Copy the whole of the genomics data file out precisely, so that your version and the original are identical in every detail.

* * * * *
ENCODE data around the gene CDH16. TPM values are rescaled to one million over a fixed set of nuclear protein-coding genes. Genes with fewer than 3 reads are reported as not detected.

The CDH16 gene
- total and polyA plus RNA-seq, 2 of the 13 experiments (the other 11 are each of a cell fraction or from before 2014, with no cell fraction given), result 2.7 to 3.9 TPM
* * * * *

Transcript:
ENCODE data around the gene CDH16. TPM values are rescaled to one million over a fixed set of nuclear protein-coding genes. Genes with fewer than 3 reads are reported as not detected.

The CDH16 gene
- total and polyA plus RNA-seq, 2 of the 13 experiments (the other 11 are each of a cell fraction or from before 2014, with no cell fraction given), result 2.7 to 3.9 TPM